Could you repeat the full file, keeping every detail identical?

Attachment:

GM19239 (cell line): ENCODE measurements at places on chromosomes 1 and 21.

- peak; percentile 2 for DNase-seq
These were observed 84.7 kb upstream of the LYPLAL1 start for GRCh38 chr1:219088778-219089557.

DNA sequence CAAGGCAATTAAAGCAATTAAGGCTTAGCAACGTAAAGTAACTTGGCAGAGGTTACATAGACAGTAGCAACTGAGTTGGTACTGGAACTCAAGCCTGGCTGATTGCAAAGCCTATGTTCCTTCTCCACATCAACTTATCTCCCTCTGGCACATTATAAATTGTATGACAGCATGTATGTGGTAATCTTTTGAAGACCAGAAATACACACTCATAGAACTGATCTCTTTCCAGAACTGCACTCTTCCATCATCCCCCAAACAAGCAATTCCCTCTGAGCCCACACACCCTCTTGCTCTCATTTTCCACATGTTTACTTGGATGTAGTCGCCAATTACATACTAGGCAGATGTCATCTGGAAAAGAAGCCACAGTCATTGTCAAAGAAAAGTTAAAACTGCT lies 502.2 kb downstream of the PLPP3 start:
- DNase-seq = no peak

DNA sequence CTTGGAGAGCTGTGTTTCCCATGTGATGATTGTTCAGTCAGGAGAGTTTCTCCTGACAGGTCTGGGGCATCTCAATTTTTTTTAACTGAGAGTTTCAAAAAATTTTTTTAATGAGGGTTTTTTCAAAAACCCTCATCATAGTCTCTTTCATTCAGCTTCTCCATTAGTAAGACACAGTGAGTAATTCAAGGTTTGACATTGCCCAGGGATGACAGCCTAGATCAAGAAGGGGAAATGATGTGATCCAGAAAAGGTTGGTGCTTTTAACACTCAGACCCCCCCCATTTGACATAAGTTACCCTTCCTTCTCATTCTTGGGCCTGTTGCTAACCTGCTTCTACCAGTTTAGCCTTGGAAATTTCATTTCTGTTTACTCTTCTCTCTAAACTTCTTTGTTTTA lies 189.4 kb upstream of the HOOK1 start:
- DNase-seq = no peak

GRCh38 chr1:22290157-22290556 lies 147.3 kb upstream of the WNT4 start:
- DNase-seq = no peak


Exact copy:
GM19239 (cell line): ENCODE measurements at places on chromosomes 1 and 21.

- peak; percentile 2 for DNase-seq
These were observed 84.7 kb upstream of the LYPLAL1 start for GRCh38 chr1:219088778-219089557.

DNA sequence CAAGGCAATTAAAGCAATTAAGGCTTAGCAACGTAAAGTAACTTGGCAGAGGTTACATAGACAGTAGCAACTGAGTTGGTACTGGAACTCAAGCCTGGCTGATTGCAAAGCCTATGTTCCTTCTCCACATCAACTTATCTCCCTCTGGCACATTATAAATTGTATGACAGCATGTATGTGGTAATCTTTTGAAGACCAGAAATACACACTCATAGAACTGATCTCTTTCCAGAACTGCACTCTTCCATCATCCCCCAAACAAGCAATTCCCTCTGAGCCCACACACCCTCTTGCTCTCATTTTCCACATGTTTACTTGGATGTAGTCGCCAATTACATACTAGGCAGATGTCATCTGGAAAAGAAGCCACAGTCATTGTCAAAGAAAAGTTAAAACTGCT lies 502.2 kb downstream of the PLPP3 start:
- DNase-seq = no peak

DNA sequence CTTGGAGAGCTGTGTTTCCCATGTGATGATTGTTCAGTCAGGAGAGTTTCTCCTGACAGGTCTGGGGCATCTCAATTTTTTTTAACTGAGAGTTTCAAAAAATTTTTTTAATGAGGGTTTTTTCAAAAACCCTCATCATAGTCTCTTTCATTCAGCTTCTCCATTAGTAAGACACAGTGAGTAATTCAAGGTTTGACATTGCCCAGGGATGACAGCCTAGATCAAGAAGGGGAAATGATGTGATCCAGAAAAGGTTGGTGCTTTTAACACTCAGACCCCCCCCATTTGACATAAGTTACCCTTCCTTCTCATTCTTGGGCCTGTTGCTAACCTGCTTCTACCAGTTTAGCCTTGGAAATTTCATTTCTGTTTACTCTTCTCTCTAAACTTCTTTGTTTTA lies 189.4 kb upstream of the HOOK1 start:
- DNase-seq = no peak

GRCh38 chr1:22290157-22290556 lies 147.3 kb upstream of the WNT4 start:
- DNase-seq = no peak